LONDON, April 1 (Reuters) - Hardly any airlines complied with an EU deadline to report their 2013 emissions, official data showed Tuesday, as lawmakers continue to wrangle over how much of the sector should be regulated.
Preliminary figures published by the European Commission showed just 5 percent of airlines regulated under Europe’s Emissions Trading System (ETS) reported their carbon emissions from last year, according to Thomson Reuters Point Carbon analysts.
The Commission data was published at 1000 GMT following a Monday deadline for over 13,000 power plants, factories and airlines to report emissions.
Airlines such as Germany’s Deutsche Lufthansa and Ireland’s Ryanair reported no emissions, while Gulf carrier Qatar Airways was among a handful that had, the data showed.
“This should not be surprising due to the continuous regulatory uncertainty for airlines operators,” said Point Carbon’s Emil Dimantchev in a statement.
A representative of IATA, the main global trade association for airlines, was not immediately available to comment.
In 2012, the European Union started charging all airlines for emissions for the full duration of their flights into and out of the bloc via its ETS, but agreed to suspend the law and confine the regulation to domestic flights only after complaints from other countries including the United States and China that the measure breached sovereignty rules.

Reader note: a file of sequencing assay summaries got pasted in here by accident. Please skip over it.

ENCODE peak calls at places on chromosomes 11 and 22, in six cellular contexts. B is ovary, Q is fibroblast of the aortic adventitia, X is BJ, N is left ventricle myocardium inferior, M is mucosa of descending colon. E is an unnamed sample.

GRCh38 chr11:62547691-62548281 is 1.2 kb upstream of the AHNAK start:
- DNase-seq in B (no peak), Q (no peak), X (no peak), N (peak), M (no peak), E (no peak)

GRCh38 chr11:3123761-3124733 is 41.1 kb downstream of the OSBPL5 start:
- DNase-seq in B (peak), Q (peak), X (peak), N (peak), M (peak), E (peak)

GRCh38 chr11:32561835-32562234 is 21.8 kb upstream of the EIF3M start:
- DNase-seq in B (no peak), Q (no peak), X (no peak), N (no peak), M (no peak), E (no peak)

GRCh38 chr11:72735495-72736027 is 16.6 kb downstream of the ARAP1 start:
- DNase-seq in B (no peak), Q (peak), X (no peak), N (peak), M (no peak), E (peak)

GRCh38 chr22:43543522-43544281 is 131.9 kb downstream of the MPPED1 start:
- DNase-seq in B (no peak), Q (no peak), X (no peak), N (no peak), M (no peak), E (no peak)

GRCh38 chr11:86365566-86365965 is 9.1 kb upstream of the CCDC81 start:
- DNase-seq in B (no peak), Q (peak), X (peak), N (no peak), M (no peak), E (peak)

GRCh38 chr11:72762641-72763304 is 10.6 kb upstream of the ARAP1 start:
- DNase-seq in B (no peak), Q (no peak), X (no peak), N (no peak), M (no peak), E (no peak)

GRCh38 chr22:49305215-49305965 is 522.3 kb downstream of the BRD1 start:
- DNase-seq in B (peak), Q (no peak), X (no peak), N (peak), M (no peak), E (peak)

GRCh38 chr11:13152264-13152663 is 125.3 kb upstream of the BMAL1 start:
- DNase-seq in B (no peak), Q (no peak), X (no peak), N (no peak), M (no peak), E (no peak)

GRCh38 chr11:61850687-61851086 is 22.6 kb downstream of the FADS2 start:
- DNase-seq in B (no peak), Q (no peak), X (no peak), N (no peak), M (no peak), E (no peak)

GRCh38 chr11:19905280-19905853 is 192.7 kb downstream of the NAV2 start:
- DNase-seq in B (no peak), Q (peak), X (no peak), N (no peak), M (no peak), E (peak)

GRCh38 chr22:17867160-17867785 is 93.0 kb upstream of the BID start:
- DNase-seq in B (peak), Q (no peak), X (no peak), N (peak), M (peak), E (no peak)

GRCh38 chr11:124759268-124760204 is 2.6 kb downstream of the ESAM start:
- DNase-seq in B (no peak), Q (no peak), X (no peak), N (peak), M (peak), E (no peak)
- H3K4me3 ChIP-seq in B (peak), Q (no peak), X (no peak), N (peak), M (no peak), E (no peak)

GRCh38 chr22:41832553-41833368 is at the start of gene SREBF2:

In an effort to curb the sector’s fast-rising emissions of heat-trapping gases, the European Commission has proposed extending the current rules to cover all emissions made in EU airspace from 2013 until a global scheme is agreed in 2016.
Member states oppose the plan because they say it risks angering major trading partners but the EU Parliament is more divided ahead of a vote on the proposal in the full assembly in Brussels on Thursday.
“Most major airlines want to comply but the message from the competent authorities is not at all clear,” said Julien Dufour, CEO of Verifavia, an auditing company specialising in checking aircraft emission data.
In February, the Commission published guidance suggesting that until the proposal is finalised airlines should not expect member states to enforce compliance deadlines for reporting 2013 emissions or surrendering carbon permits, due on March 31 and April 30 respectively.
But the British government, responsible for policing the majority of airlines under the scheme because of its Heathrow hub, has since warned that the position remains unclear.
“If the Commission’s proposal is rejected by the European Parliament on 3 April you (airlines) may be required to report emissions and surrender allowances in respect of full scope 2013 emissions by 30 April 2014,” Britain’s environment agency said in newsletter published March 28.
Unless a new law is agreed in April, the original global scope is automatically re-applied, potentially putting all airlines back on the hook for the charges.
Unlike industrial firms, no airline has yet been allocated free carbon permits to help cover 2013 emissions, meaning carriers could be forced to buy all their required permits currently costing around 5 euros ($6.90) a tonne each.
Under current law, companies under the EU ETS must by the end of April surrender enough carbon permits to match their emissions for the previous year or face penalties of over 100 euros a tonne.
In a statement on March 19, EU carrier association AEA urged the EU Parliament to provide clarity for airlines.
“We believe that a full ETS is not a realistic option and that it would have a negative impact on European airlines, their operations and their employees,” it added. ($1 = 0.7249 euros) (Editing by Keiron Henderson)